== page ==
SHAFAQNA – How secure are your fingerprints? According to German researchers, scammers can replicate them with a high-quality photo of your digits.
The Chaos Computer Club presented at the Chaos Communication Congress (31C3) this weekend, during which Jan Krissler (known online as Starbug) outlined how he reproduced the fingerprint of Ursula von der Leyen, Germany’s Federal Minister of Defense. Basically, Krissler photographed the minister during a public presentation, and was able to get high-quality snaps of her fingers as she gesticulated during her talk.
Krissler then made a copy of those prints, which could presumably be used to gain access to anything protected by her biometric data, the BBC said.
“After this talk, politicians will presumably wear gloves when talking in public,” Krissler boasted in a statement.
Of course, anyone who replicated the fingerprint of an official like von der Leyen would also need access to her device – a smartphone or PC, for example – in order to break in. So the hack is a bit labor-intensive for the average hacker just trying to gain access to the personal information of random targets. But if fingerprints are used for something like unlocking doors in the future, it could be problematic.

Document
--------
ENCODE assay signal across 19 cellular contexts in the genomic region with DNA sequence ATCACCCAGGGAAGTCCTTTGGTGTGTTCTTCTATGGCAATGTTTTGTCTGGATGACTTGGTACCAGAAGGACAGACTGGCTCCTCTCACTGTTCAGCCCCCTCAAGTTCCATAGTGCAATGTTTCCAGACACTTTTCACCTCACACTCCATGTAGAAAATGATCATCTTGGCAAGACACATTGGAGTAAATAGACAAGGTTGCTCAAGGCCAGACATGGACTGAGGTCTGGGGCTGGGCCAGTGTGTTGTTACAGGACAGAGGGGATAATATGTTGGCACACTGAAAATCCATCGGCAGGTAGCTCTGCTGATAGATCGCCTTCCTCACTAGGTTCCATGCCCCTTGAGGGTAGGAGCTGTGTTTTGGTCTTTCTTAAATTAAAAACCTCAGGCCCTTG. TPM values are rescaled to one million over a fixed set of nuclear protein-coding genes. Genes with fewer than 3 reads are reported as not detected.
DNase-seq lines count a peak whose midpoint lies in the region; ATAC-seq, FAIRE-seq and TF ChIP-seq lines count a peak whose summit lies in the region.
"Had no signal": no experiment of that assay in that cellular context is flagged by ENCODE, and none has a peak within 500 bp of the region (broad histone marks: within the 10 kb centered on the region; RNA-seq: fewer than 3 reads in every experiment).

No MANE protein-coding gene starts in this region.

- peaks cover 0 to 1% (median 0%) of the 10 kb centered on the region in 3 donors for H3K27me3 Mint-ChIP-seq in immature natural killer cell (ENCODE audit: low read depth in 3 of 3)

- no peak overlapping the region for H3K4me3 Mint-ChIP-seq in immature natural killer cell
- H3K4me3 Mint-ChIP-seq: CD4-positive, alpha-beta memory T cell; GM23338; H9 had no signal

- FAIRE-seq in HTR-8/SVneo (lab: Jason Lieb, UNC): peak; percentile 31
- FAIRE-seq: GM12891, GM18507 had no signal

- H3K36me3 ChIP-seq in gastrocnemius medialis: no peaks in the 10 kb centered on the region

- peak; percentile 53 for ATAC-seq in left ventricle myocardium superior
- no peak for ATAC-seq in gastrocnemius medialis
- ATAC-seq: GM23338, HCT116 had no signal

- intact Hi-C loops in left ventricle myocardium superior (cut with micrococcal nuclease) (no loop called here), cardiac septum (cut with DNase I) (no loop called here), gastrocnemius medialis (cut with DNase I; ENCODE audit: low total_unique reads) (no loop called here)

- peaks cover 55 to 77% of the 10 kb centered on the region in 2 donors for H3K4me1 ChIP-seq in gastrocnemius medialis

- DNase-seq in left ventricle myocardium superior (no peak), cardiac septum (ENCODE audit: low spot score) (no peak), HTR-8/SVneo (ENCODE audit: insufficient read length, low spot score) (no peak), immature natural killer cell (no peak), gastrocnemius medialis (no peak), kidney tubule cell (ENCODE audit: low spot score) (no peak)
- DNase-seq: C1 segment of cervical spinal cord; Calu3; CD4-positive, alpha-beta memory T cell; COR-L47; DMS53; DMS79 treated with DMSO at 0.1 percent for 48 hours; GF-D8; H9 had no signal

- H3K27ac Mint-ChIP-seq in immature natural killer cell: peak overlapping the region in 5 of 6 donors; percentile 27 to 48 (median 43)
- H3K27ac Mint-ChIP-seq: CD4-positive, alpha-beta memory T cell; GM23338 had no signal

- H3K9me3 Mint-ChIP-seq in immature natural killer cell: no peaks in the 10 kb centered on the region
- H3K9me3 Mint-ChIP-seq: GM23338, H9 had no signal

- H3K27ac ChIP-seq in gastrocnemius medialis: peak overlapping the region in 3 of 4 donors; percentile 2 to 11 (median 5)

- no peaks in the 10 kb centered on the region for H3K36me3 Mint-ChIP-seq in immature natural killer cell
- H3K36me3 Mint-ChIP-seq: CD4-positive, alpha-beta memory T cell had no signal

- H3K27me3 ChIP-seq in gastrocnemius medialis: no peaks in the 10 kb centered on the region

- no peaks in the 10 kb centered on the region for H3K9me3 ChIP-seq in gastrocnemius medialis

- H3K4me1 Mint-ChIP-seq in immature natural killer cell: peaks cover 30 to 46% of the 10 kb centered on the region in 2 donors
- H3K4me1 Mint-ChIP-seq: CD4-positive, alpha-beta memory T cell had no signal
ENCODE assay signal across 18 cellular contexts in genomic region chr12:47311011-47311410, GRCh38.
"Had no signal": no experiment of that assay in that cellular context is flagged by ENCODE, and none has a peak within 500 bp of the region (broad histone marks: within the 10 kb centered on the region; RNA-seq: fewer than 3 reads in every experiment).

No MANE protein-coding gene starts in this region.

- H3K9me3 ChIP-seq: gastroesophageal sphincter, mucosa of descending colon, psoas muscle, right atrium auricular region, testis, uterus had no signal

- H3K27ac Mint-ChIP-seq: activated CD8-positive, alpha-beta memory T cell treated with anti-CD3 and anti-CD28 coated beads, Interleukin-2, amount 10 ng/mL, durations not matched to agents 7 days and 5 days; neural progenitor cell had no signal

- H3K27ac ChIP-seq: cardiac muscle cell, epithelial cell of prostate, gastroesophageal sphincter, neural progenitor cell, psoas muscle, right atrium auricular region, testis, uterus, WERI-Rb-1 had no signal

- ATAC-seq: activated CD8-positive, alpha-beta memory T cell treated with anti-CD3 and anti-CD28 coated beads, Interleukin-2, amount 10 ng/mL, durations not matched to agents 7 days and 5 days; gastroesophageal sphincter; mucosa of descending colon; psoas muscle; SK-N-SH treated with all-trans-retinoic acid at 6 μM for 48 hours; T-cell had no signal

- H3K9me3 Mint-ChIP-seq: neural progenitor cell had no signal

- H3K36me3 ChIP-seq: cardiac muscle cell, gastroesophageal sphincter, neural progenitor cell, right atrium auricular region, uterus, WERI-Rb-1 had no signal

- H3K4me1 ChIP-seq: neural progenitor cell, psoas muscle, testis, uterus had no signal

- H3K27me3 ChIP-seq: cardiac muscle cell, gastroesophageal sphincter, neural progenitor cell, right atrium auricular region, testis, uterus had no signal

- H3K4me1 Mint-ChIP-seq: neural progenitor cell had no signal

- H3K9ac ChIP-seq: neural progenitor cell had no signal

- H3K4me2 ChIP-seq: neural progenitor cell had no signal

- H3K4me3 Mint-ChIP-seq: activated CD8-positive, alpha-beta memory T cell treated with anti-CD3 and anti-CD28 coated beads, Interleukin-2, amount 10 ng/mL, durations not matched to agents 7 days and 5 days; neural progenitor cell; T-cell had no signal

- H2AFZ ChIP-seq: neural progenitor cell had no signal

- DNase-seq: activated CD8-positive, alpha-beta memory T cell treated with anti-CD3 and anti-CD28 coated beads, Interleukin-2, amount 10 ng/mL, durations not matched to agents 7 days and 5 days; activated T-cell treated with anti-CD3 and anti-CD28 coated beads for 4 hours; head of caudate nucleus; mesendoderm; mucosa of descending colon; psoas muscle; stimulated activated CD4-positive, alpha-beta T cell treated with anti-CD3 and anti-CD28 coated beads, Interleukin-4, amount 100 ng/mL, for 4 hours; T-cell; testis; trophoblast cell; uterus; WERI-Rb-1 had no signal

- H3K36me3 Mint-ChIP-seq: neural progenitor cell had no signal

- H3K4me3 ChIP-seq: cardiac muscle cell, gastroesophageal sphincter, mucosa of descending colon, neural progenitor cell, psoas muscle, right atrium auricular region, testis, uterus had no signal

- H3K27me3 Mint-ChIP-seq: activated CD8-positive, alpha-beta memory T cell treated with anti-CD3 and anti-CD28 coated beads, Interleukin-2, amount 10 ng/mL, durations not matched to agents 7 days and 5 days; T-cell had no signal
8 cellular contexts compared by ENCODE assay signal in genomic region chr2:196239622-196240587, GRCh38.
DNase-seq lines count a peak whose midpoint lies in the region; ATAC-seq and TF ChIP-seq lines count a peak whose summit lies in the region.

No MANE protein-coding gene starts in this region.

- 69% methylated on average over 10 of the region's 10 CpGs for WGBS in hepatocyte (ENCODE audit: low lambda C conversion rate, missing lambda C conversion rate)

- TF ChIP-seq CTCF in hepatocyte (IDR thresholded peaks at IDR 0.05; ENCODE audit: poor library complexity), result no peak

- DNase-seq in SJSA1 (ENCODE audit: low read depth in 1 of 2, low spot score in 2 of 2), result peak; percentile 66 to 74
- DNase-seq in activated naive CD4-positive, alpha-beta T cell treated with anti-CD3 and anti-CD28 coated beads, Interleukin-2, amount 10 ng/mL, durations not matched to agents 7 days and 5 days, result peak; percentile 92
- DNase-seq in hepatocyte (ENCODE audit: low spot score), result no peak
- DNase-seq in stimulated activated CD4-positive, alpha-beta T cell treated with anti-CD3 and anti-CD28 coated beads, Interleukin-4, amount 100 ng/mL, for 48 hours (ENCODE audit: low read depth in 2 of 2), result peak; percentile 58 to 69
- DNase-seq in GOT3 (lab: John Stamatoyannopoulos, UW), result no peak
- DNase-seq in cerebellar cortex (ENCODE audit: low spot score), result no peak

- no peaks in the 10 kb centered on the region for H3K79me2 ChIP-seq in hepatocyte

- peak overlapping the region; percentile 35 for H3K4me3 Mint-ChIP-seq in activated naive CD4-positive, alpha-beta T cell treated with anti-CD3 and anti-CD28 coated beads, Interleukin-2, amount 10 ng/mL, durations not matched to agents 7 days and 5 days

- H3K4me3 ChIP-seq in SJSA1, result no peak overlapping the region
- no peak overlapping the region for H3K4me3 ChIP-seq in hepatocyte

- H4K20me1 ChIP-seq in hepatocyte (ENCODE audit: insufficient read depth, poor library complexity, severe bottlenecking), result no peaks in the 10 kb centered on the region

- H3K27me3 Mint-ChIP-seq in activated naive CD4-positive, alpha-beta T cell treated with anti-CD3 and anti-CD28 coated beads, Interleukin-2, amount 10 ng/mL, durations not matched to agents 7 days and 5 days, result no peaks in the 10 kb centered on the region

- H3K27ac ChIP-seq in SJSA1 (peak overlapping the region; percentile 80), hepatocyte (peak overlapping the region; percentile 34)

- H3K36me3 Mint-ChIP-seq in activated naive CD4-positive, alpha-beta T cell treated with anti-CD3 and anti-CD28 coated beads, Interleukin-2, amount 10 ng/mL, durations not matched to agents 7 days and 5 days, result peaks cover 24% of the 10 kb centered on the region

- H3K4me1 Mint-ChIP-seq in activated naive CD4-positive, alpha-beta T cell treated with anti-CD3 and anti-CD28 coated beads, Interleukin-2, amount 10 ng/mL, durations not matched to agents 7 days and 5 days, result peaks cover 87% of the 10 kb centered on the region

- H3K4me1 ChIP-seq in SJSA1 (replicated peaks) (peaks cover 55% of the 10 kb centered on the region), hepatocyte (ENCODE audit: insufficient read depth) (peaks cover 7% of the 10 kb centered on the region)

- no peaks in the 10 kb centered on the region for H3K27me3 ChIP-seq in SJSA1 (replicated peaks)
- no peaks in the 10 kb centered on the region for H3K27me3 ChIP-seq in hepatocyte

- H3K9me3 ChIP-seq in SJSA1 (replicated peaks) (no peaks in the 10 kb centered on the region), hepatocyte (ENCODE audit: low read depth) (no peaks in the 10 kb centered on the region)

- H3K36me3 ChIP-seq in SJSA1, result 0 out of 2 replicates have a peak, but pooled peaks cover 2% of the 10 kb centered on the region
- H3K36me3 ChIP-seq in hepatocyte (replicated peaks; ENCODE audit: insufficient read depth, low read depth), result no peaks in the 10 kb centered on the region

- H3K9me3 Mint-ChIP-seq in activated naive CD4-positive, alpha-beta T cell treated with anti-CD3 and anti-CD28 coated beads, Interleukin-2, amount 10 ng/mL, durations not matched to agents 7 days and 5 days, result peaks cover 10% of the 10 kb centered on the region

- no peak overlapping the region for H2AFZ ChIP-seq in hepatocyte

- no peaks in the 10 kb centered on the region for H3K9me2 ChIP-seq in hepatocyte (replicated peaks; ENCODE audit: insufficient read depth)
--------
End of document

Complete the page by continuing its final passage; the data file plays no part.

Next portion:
In his statement, however, Krissler said the discovery means people who doactually use fingerprint scams will no longer have to steal objects touched by their targets in order to lift prints. “In the past years, it was successfully demonstrated a number of times how easily fingerprints can be stolen from its owner if a person touched any object with a polished surface (like a glass or a smartphone),” he said.
This is not the first time Chaos Computer Club has targeted fingerprints. A week after the Apple iPhone 5s launched last year, the club successfully unlocked the device using a fake fingerprint. “This demonstrates—again—that fingerprint biometrics is unsuitable as [an] access control method and should be avoided,” the group said at the time.
Earlier this year, meanwhile, researchers from Germany’s Security Research Labs (SRLabs) revealed “how flaws in the implementation of fingerprint authentication in the Samsung Galaxy S5 expose users’ devices, data, and even bank accounts to thieves and other attackers.”
The news comes as more major phone makers – from Samsung to Apple – have added fingerprint scanners to their smartphones.
Source : http://www.pcmag.com/article2/0,2817,2474263,00.asp